Wine Club Newsletter - March 2020
Australia Wine Faces ‘Toughest Year’ in Memory After Fires and Drought
The choking smoke that blanketed Australia’s east and south coast during devastating wildfires is roiling some of its storied wineries.
Some winemakers are scrapping vintages this year after grapes were hit by smoke taint, which gives wines a burnt, ashy or medicinal flavor, dealing a further blow to an industry already reeling from years of drought.
Clonakilla winery in New South Wales, north of Canberra, won’t produce a 2020 vintage after analysis showed unacceptably high levels of smoke taint “across all varieties and all vineyard sites,” CEO and chief winemaker Tim Kirk said.
The estate experienced “a barrage of smoke from fires on every side this summer,” which meant the wine quality could not be guaranteed, he said. “The severe drought and unprecedented bush fire emergency has made 2020 the toughest year in living memory for the Australian wine industry and for Australian farming in general,” Kirk said in a statement. Clonakilla will continue to sell earlier vintages and resume winemaking next year.
It’s far from alone. Tyrrell’s Wines in the Hunter Valley, north of Sydney, said it will produce about 20% of its typical output in 2020 after testing revealed smoke-taint damage. “Proximity to the fires, elevation of vineyards, and days in contact with fresh smoke” were taken into consideration when the decision was made, Managing Director Bruce Tyrrell said in a statement.
The NSW state government is paying for wine-grape growers to have their fruit tested. Early samples from the Hunter, Mudgee and Orange regions had shown some taint above critical levels, the government said. The South Australian government is also offering subsidized testing for growers in the fire-affected Adelaide Hills and Kangaroo Island areas.
“For those areas and producers it will be devastating,” Tony Battaglene, CEO of industry body Australian Grape & Wine, said in an interview, noting most affected fruit would have gone to domestic consumption, not exports.
Around 60,000 tons of grapes could be hit by taint, but “overall it won’t be significant” in terms of national output, he added. Some grapes could be filtered and used for grape concentrate or juice, he said.
The smoke taint has “created a bleak picture for Hunter wine producers this year with the potential for long term economic and agricultural damage to the oldest wine region in Australia,” Christina Tulloch, CEO of Tulloch Wines and President of the Hunter Valley Wine & Tourism Association, said in a statement, noting that small growers would be particularly affected.
Wildfire smoke has hurt some earlier Australian vintages and become a bigger issue in places like California, Oregon and parts of Canada and South Africa in the past decade. Australia’s La Trobe University is developing early detection tools to help growers assess the damage.
Still, amid devastation there’s innovation, with distillers, brewers and winemakers eyeing ways to use the tainted grapes to create new products.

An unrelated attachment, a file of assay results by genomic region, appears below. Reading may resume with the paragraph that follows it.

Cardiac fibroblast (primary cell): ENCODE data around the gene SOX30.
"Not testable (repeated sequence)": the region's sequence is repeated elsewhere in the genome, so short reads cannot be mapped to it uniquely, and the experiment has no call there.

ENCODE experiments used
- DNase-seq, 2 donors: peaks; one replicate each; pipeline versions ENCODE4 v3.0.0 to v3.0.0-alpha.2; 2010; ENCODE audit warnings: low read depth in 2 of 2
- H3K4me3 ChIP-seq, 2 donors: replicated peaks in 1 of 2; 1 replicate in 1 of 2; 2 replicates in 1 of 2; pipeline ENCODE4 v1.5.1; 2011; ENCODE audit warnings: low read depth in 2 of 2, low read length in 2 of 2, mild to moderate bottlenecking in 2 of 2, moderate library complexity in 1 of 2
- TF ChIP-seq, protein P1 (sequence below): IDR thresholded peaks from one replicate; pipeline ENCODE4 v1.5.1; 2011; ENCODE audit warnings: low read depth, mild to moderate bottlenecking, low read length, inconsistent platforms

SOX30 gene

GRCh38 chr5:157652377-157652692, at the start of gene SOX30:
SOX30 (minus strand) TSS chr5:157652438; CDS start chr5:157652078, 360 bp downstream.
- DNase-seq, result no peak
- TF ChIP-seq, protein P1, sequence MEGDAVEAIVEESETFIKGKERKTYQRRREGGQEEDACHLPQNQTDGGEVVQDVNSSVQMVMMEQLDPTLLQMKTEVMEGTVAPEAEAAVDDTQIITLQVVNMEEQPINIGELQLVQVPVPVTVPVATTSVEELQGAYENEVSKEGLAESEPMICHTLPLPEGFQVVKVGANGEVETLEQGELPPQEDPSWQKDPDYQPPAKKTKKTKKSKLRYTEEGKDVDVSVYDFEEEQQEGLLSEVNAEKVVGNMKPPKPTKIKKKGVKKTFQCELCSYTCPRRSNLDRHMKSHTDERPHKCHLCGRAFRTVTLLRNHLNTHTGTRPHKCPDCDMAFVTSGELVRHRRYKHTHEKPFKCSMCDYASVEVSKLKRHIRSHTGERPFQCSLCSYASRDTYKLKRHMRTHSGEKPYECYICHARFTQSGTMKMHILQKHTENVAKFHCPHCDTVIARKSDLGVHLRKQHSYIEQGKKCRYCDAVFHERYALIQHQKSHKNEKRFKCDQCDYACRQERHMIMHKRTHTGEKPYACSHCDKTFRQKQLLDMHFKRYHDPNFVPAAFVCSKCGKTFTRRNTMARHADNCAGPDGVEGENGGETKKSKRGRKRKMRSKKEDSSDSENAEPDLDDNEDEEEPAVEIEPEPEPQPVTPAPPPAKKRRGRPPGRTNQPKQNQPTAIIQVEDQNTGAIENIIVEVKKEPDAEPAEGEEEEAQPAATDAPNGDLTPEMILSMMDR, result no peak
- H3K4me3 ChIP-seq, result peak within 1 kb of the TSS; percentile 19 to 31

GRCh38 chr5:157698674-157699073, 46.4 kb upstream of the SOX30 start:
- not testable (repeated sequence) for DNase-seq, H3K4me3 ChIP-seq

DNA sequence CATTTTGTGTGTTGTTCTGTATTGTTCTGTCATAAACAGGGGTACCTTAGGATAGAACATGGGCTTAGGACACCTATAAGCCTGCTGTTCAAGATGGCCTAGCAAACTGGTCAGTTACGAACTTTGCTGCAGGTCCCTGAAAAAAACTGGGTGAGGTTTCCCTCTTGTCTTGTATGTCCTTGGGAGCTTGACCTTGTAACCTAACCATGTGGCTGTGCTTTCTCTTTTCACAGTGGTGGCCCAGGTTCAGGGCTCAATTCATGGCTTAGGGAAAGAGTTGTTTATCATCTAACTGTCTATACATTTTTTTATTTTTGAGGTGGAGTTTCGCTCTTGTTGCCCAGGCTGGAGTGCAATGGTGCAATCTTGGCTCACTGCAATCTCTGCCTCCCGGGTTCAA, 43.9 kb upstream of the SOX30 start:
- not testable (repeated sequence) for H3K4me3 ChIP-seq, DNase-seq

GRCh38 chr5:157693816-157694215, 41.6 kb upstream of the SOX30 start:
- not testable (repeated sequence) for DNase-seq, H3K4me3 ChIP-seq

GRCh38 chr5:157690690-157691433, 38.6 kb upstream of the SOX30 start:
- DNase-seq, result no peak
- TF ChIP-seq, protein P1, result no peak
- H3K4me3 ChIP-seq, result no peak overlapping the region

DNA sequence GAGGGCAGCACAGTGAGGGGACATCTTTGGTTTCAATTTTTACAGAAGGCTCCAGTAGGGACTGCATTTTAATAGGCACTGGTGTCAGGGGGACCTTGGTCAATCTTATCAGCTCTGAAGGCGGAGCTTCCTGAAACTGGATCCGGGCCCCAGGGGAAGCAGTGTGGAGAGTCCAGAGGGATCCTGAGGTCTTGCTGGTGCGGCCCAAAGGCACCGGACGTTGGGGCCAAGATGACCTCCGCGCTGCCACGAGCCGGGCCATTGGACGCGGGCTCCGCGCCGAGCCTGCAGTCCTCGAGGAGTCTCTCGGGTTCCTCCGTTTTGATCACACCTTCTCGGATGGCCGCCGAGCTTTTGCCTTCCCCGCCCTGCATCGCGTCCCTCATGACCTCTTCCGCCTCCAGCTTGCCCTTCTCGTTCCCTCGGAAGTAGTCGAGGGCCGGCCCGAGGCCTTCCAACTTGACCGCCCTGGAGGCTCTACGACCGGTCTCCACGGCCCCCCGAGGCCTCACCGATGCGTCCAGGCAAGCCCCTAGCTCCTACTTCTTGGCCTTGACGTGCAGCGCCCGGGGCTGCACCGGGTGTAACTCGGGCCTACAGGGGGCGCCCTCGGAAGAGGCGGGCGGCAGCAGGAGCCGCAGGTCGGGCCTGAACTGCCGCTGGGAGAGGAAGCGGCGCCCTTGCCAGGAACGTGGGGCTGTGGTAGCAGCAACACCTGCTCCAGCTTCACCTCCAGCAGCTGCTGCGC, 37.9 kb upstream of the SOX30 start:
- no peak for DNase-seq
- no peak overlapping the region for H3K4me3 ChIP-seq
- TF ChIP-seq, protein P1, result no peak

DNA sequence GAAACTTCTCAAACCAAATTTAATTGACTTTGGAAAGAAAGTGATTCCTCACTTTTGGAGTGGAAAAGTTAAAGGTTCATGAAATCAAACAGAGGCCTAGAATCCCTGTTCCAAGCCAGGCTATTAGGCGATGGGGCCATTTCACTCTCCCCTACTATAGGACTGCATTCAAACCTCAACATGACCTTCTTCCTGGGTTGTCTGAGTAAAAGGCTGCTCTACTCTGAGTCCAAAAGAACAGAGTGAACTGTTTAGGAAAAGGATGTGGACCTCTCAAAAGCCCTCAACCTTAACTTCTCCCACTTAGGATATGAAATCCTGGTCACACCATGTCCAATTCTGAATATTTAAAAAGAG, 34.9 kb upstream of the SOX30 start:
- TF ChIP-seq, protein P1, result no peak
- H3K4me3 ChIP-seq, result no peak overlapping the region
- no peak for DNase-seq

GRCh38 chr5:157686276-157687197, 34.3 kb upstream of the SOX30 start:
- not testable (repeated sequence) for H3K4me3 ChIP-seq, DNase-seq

Tulloch’s winery is working with Sydney-based Archie Rose Distilling, which is exploring uses for tainted grapes. The distiller will experiment with making brandy, and potentially other spirits, from wine made with more than 50 tons of smoke-affected Shiraz and Cabernet Sauvignon grapes from Tulloch and First Creek Wines in the Hunter region.
As for Tyrrell’s fruit, some Semillon grapes have been harvested by Sydney-based Wildflower Brewing & Blending which will use them in its St Florence 2020 ale, which is refermented with wine grapes. The brewery noted in social media posts that previous beers made with smoke-affected grapes hadn’t shown negative attributes, though they’re unsure why.
Grape growers are focusing on building resilience in existing vineyards, as well as exploring the use of more Spanish and Italian varieties that are better suited to warmer conditions than the French ones traditionally planted in Australia, Battaglene said.
The country is the fifth-biggest wine producer, according to Wine Australia, and exports about 60% of its output. Shipments were worth $2.89 billion in the year ended September, with mainland China, the U.S. and U.K. the top markets.
Globally, the 2019 vintage was down 10% on 2018, with all major wine producing countries experiencing declines, according to Wine Australia. That reduction in supply, along with a weaker Australian dollar, should boost export opportunities for the country’s producers.
Years of devastating drought are expected to have the biggest impact on the size of Australia’s 2020 vintage, with the grape crush potentially down as much as 10-15%, Battaglene said. The harvest is under way in most areas with signs output has dropped in some of the big inland production regions, mostly due to drought and low water availability.
Ansile Chandler, Bloomberg Report